Three county schools compete in the Maryland science bowl
Takoma Park Middle School eighth-grader James Shepherdson thought winning would be impossible considering the school was making its first appearance in the competition.
But Shepherdson and his four teammates overcame the impossible Saturday at Ernest Everett Just Middle School in Mitchellville, dispatching Roland Park Middle 78-74 in the final round.
The Takoma Park team of Shepherdson, Kathryn Waychoff, Daniel Amir, Avikar Periwal and Charlie Pasternak now moves on to the National Middle School Science Bowl on June 19-22 in Golden, Colo.
‘‘We were just happy to be here, let alone win,” Shepherdson said. ‘‘I’m completely blown away we got this far. I’m so surprised and quite happy.”
Shepherdson credited a consistent diet of Trivial Pursuit with propelling the team to victory. In addition to the popular board game, the team also prepared by reading science textbooks, he said.
‘‘I’m ecstatic,” coach Rebecca Epling said. ‘‘I kind of figured we would come here this year and learn what we could and then bring back those skills we learned next year, but we wound up winning. I’m so proud of them.”
A total of 11 teams participated in this year’s competition, including three teams from East Pennsboro Middle School in Enola, Pa. and two from Roland Park in Baltimore.
The other four schools that sent teams to the competition were New Hope Academy in Landover Hills, Central Maryland Home Schoolers in Laurel, Indian Creek Middle School in Crownsville and Zion Christian Middle in Baltimore.
The science bowl, which is sponsored by the U.S. Department of Energy, features head-to-head competition in a question-and-answer format. The questions come from seven categories including astronomy, biology, chemistry, earth science, general science, mathematics and physics.
The format is to have a ‘‘toss-up” question worth four points that a member from either team can buzz in and answer. If the team member answers the question successfully, the whole team gets a bonus question worth 10 points that they can all discuss and answer as a team.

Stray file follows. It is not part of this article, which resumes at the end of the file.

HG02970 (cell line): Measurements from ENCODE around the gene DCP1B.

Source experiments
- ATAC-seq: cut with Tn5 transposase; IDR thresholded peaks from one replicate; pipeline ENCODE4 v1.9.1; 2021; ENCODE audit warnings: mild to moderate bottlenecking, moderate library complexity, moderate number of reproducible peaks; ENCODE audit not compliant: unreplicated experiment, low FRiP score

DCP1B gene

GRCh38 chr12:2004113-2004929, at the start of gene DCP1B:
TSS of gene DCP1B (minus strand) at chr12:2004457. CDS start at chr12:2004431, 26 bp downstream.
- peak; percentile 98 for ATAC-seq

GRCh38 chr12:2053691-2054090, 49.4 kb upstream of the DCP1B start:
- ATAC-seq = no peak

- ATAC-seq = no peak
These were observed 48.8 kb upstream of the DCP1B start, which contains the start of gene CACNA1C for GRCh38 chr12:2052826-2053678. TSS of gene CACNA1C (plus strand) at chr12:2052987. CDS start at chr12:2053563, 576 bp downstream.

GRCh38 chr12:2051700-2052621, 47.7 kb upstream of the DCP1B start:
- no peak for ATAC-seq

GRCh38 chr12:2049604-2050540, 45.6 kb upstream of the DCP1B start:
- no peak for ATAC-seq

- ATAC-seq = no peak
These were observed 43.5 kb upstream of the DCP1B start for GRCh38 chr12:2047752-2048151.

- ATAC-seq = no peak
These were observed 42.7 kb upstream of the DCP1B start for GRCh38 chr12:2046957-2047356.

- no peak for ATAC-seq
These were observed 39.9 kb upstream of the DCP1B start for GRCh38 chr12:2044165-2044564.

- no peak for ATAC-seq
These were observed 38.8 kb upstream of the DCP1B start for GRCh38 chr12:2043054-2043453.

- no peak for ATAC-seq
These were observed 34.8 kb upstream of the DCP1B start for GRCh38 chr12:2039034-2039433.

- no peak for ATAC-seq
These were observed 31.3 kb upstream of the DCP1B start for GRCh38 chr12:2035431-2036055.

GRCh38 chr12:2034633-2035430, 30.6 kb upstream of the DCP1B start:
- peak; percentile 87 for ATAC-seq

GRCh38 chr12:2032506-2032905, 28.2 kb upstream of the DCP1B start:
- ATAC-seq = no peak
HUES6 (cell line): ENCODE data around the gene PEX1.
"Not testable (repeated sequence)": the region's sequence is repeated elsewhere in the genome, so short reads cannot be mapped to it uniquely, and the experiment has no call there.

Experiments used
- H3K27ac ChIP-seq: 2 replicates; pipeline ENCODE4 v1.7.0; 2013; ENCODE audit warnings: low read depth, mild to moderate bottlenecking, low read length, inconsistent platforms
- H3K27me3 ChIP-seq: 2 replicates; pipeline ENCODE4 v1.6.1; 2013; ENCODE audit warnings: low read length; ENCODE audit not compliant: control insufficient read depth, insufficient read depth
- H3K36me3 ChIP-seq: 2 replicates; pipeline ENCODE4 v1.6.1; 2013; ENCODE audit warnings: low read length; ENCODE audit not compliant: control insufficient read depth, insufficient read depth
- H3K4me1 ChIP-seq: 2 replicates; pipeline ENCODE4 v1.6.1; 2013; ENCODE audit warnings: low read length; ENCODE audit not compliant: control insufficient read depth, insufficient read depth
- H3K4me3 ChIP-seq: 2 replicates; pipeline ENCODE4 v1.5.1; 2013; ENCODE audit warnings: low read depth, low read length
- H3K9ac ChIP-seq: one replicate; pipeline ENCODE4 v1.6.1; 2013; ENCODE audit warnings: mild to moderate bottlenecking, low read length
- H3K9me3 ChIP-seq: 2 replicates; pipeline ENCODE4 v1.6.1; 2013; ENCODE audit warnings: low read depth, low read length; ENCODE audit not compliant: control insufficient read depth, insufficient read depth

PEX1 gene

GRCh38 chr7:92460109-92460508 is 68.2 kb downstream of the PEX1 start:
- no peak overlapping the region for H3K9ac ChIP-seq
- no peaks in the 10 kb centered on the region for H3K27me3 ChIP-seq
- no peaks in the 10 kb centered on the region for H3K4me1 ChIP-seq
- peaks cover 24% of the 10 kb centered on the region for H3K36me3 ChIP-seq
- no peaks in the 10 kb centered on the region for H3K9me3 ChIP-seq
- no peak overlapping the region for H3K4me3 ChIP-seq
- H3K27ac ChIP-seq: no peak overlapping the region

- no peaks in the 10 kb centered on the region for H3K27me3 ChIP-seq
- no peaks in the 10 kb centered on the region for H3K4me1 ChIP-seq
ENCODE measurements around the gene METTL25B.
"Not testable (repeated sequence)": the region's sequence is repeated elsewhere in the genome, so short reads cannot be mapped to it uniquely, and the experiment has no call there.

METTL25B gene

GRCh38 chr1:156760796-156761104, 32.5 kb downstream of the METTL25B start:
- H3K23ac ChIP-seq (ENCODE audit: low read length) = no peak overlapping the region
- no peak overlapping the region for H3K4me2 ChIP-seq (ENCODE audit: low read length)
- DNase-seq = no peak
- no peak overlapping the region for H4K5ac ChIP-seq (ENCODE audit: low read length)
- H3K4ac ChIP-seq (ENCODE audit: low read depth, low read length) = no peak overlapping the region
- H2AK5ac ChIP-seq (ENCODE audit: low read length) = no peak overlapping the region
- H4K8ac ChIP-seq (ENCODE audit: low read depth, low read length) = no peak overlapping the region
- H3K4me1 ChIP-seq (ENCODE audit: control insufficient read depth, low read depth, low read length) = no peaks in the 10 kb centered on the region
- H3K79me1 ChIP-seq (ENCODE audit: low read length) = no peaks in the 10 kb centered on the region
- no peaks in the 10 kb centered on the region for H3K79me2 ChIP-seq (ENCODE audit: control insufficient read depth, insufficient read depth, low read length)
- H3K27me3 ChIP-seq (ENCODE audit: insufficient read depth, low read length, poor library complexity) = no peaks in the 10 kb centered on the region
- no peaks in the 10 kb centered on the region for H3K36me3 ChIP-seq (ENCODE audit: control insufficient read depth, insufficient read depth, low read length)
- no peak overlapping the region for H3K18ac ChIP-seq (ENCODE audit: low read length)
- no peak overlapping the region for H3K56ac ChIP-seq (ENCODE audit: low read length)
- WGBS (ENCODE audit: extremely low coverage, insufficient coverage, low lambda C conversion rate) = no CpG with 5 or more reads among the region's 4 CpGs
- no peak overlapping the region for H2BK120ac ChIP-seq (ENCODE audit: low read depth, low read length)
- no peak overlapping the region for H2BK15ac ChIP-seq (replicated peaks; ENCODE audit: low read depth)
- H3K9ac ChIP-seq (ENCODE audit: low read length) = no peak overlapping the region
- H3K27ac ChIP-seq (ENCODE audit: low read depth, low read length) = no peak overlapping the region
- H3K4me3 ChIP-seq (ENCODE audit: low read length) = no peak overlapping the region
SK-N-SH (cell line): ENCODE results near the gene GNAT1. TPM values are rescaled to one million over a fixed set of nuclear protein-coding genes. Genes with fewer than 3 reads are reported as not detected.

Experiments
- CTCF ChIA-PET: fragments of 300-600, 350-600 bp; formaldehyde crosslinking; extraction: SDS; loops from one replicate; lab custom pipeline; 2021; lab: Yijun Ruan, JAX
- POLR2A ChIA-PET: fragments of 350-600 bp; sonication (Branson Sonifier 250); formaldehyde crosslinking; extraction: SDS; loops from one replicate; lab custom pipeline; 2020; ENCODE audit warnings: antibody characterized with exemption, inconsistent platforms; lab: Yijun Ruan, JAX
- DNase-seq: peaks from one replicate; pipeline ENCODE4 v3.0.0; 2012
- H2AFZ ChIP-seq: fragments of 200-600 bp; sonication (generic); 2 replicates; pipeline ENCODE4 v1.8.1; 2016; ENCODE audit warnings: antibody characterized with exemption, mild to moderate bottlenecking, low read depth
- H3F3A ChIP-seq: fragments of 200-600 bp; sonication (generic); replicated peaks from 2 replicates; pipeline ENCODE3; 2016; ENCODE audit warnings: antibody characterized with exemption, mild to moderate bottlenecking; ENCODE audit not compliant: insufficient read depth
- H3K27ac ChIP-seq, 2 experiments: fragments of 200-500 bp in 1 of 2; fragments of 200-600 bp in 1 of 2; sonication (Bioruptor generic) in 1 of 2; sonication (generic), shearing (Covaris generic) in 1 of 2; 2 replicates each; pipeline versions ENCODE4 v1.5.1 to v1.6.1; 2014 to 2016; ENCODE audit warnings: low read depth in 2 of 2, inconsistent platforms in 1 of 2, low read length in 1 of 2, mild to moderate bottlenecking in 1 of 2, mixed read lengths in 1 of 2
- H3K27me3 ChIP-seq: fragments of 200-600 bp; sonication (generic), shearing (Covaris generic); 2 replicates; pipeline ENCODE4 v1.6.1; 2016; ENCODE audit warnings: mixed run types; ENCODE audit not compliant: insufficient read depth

The Kenmoor team of Eddie Kunkel, Patrick Healy and Brandon Ramchan were without two of their teammates Saturday.
The three were among six teams tied after three rounds of competition and were unable to advance past the tiebreaker round, where each of the six teams had to answer 10 short answer questions. The tiebreaker round followed three rounds of round-robin competition and served as seeding for the single elimination rounds.
‘‘They did very well considering the rest of the teams here all had all five of their players,” said Crystal Harkless, one of the team’s coaches.
Kenmoor beat Takoma Park 114-86 in the first round, lost to one of the East Pennsboro teams 76-72 in the second round and beat Zion Christian 104-4 in the third round.
Kunkel said the team prepared by reading all the science textbooks they could get their hands on and going over questions from competitions of previous years.
‘‘I thought our preparation really helped,” Kunkel said. ‘‘If we hadn’t practiced as much as we did, we would not have done as well.”
Kunkel said he noticed that the other teams seemed a little more motivated when facing his team.
‘‘Since we were first the last two years, I figured the other teams would be coming after us and they did,” Kunkel said. ‘‘We just came up a little short.”
Like Takoma Park, the New Hope Academy team of Hashim Muhammad, Crystal Evans, Paige Atchison, Raquel Ellis and Kaitlyn Townsend-Gray were making their first appearance.
The team lost to Indian Creek 86-50 in the first round, lost to one of the Roland Park teams 72-22 in the second round and beat one of the East Pennsboro teams 38-34 in the third round.
‘‘I think we did really well with it being only our first year and also having only studied less than ten days [for the competition],” Muhammad said.
Hashim’s mother Dolores Muhammad, the team’s coach, said a team from the Landover Hills school would be returning next year.
‘‘This has been enlightening and a lot of fun for me and the students,” she said.
E-mail Jonathan Stein at email@example.com.